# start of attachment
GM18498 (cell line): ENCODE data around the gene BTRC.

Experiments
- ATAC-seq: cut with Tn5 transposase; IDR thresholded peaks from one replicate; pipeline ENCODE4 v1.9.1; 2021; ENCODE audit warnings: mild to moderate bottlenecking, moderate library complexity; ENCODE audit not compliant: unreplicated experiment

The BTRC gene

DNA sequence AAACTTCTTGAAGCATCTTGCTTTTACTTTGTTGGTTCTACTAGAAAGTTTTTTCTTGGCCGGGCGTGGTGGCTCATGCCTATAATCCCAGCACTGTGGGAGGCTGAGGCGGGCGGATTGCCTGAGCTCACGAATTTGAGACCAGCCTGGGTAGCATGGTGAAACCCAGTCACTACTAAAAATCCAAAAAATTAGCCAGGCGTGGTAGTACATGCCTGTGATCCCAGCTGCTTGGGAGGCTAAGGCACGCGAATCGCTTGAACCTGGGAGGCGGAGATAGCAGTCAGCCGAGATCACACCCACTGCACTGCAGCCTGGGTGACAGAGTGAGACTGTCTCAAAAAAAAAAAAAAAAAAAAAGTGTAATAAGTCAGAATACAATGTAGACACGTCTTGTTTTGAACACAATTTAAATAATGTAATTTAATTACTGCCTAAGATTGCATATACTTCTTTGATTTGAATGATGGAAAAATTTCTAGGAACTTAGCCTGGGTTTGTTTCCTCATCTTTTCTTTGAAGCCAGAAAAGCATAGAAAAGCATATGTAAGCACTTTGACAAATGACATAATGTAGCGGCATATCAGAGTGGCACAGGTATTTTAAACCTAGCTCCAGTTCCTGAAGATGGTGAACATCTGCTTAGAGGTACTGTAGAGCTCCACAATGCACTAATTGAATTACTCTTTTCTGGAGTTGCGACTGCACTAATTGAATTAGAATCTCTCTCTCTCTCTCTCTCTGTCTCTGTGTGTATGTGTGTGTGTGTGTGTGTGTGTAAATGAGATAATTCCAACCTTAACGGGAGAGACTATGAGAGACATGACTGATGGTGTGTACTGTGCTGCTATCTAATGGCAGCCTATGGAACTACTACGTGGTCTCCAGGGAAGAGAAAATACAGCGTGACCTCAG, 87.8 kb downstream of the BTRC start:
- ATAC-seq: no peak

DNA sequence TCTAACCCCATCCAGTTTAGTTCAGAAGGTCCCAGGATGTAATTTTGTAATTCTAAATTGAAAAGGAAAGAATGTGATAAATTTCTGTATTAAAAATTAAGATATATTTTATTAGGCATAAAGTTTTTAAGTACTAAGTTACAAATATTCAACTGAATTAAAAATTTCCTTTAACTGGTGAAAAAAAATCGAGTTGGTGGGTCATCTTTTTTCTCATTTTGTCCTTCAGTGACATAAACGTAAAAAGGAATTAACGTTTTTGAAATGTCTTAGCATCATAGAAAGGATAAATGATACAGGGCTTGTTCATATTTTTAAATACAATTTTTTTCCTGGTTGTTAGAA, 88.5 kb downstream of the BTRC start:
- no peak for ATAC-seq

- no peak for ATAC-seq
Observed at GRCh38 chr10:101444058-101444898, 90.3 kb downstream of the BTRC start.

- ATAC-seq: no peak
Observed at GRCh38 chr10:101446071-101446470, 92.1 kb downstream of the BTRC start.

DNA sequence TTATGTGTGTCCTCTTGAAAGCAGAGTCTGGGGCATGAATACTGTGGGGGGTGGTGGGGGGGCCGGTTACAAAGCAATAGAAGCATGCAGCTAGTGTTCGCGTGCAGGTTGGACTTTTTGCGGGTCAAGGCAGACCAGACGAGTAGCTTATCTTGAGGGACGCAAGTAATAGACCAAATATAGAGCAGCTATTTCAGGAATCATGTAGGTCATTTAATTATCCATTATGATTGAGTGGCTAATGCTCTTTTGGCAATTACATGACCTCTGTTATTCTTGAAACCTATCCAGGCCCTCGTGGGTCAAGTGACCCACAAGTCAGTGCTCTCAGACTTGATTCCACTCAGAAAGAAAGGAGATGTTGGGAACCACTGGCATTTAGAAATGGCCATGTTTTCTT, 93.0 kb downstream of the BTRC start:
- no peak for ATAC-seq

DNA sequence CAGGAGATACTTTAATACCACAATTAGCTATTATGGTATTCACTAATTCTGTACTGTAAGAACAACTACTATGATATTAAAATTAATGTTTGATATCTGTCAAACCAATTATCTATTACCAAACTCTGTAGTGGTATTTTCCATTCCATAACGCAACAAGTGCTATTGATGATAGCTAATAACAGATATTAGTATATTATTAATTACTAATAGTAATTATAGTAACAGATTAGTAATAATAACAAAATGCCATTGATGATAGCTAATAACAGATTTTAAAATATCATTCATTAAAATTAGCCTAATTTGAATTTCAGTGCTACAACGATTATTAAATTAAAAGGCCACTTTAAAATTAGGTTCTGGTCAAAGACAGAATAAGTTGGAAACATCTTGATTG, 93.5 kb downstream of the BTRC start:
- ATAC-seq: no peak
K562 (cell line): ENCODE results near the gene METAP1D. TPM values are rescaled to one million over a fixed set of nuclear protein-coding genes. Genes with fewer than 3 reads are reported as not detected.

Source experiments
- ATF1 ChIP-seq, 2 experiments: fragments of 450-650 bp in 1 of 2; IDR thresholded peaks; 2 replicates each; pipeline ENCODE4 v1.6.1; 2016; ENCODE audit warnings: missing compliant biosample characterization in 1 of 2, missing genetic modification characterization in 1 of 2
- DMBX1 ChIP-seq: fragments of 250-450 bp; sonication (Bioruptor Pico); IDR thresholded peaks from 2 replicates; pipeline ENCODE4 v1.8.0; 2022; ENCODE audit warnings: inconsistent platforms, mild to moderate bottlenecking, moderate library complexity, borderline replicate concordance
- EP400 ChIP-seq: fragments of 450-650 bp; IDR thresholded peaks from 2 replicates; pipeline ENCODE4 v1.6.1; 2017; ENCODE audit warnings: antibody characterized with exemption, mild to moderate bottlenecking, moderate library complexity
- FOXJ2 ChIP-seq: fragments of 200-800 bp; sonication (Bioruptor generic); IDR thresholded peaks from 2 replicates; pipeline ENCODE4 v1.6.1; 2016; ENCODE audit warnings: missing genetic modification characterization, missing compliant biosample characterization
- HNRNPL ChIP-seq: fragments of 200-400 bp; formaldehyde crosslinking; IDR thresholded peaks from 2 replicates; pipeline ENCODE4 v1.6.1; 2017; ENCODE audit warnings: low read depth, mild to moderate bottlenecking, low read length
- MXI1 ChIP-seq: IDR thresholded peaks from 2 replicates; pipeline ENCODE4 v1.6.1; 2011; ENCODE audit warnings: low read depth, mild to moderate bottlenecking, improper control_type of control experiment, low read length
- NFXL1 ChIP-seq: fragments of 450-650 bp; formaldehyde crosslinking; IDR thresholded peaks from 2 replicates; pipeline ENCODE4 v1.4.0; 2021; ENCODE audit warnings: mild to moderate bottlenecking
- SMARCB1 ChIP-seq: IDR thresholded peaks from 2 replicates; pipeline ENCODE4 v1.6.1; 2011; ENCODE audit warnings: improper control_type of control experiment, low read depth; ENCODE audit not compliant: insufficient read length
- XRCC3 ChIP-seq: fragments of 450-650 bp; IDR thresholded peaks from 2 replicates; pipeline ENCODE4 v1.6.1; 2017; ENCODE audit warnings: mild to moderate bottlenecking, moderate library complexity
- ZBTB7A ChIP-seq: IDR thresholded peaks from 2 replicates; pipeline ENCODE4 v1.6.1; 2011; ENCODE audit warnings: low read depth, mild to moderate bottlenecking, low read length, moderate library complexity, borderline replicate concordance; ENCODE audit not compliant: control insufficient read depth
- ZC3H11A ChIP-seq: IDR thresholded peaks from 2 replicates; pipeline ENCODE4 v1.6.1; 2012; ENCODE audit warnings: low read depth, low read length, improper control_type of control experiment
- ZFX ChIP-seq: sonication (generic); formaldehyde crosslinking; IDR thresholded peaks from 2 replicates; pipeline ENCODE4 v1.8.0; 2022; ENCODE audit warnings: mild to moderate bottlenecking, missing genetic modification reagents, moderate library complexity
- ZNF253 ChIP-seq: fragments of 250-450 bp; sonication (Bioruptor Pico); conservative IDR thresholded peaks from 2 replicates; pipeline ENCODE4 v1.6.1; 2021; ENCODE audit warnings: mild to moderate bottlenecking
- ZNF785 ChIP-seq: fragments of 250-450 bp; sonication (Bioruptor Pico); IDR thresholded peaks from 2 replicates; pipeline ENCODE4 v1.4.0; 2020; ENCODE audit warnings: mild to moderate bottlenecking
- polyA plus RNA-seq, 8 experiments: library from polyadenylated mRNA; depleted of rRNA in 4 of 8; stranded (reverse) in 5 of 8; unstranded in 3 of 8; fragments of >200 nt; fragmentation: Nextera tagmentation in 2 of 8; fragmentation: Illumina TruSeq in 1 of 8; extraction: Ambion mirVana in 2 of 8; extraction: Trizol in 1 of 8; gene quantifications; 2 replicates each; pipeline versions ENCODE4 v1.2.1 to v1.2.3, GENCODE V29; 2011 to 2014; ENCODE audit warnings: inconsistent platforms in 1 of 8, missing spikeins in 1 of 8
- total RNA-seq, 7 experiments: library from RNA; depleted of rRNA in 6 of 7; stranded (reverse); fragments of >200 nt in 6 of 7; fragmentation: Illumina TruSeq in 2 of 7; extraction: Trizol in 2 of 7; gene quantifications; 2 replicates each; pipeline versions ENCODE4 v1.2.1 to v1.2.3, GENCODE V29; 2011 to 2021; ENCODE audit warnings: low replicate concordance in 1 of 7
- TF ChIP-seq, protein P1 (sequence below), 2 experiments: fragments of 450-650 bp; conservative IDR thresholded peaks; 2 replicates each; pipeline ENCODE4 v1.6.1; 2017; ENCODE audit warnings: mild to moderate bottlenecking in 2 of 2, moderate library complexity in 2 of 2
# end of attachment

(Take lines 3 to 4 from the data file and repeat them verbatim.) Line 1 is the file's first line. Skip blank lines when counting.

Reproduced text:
- ATAC-seq: cut with Tn5 transposase; IDR thresholded peaks from one replicate; pipeline ENCODE4 v1.9.1; 2021; ENCODE audit warnings: mild to moderate bottlenecking, moderate library complexity; ENCODE audit not compliant: unreplicated experiment

The BTRC gene